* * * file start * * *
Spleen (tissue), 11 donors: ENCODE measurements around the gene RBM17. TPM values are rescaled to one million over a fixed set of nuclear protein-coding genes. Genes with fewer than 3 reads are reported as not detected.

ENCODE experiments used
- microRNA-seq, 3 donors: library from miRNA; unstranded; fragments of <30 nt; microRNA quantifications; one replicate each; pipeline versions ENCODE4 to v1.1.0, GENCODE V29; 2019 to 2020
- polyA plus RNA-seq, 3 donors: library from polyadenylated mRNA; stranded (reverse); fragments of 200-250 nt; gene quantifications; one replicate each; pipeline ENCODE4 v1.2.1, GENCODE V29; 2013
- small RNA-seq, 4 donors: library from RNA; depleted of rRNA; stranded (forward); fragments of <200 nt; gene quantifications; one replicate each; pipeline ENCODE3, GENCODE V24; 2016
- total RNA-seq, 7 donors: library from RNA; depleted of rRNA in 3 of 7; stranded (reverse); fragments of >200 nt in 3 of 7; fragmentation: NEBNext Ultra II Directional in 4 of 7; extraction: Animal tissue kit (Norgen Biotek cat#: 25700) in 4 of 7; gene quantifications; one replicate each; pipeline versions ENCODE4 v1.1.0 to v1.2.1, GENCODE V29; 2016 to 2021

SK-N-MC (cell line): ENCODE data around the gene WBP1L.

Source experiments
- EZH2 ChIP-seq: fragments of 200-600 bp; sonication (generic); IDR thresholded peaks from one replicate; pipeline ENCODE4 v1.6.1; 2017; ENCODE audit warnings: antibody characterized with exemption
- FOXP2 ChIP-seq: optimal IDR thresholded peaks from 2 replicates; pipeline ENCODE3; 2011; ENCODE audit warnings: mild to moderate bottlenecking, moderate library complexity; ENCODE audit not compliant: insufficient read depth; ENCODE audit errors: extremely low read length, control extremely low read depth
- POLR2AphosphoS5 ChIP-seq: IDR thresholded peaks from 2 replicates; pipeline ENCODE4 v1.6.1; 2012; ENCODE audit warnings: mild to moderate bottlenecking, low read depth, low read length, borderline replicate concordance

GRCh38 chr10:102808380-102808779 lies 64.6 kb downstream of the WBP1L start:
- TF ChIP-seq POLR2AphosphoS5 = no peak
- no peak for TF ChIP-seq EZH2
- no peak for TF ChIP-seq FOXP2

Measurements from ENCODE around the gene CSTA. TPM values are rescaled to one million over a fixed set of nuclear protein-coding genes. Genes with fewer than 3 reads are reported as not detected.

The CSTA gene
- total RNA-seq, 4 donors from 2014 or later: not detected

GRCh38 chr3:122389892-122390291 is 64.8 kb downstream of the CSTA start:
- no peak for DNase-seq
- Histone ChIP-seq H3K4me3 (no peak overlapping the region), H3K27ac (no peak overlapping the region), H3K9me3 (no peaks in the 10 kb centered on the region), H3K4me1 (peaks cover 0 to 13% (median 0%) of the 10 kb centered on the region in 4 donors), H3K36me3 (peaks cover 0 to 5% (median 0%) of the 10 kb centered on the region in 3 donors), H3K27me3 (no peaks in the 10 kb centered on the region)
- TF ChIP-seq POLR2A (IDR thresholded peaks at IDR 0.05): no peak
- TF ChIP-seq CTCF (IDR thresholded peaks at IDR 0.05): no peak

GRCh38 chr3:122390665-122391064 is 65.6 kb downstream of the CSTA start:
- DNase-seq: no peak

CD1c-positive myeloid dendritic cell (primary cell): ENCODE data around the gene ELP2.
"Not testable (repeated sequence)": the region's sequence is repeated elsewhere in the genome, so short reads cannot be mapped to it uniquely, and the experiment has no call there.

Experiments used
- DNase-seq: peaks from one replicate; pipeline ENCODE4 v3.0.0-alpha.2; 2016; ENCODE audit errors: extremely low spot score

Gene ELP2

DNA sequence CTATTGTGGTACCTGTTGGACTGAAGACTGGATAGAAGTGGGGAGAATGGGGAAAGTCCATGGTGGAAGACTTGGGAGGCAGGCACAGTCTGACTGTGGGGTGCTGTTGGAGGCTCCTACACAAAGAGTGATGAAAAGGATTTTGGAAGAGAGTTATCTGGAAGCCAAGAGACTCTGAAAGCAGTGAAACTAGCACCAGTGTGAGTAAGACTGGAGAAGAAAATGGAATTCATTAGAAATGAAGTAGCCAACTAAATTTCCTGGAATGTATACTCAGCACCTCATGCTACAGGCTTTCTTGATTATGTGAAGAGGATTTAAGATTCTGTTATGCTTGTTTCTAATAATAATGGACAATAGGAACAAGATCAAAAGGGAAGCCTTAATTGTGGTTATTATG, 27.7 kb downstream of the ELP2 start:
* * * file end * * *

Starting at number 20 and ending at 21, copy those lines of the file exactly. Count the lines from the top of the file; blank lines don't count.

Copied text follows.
- no peak for DNase-seq
- Histone ChIP-seq H3K4me3 (no peak overlapping the region), H3K27ac (no peak overlapping the region), H3K9me3 (no peaks in the 10 kb centered on the region), H3K4me1 (peaks cover 0 to 13% (median 0%) of the 10 kb centered on the region in 4 donors), H3K36me3 (peaks cover 0 to 5% (median 0%) of the 10 kb centered on the region in 3 donors), H3K27me3 (no peaks in the 10 kb centered on the region)